The City of Montreal is redefining the word butthead in a bid to keep city streets clean and cut down on pollution.
In a new social media campaign, the city defines a butthead as “someone who throws their cigarette butts on the ground.”
In Montreal and other big cities, discarded butts make up around 30 per cent of litter found on the ground.
On its website, the city explains that just one cigarette butt can contain up to 7,000 toxic chemicals, and if thrown on the ground, it can pollute up to 500 litres of water.
Officials are also reminding residents not to put out their cigarettes in planters or flowerbeds to reduce the risk of fire. Chemicals in the soil can ignite when in contact with the cigarette.
Since 2016, the city has been installing ashtrays on busy streets. There are currently 620 ashtrays spread out in eight boroughs.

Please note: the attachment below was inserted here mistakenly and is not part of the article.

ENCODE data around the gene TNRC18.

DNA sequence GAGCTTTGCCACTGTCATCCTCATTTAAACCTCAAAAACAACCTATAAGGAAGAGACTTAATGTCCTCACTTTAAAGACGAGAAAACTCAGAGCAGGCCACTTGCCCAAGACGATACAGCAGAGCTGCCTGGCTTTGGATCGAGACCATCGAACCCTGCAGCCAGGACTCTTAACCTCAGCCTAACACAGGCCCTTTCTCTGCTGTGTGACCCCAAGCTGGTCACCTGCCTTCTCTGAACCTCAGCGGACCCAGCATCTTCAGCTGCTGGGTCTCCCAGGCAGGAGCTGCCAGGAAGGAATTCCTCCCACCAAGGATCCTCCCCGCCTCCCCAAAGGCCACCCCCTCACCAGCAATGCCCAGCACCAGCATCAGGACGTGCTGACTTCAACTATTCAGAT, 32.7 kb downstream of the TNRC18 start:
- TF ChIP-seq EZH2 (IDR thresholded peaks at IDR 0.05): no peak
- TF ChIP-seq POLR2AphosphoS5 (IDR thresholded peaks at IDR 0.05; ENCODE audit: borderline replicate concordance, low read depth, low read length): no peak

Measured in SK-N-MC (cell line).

The collected cigarette butts are then recycled through a program offered by TerraCycle — a company that bills itself as specializing in the recycling of typically non-recyclable waste.
The city says that the tip of the cigarette, partially composed of plastic, can be made into other objects, while the paper and tobacco can be turned into compost.
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Between April and November 2018, the City of Montreal recycled 459,719 cigarette butts.
Left on the ground, those butts could have contaminated up to 230 million litres of water, or the equivalent of 92 Olympic-sized swimming pools, according to the city.
Officials are hoping residents will do what’s right for the environment and discard their cigarettes in ashtrays.
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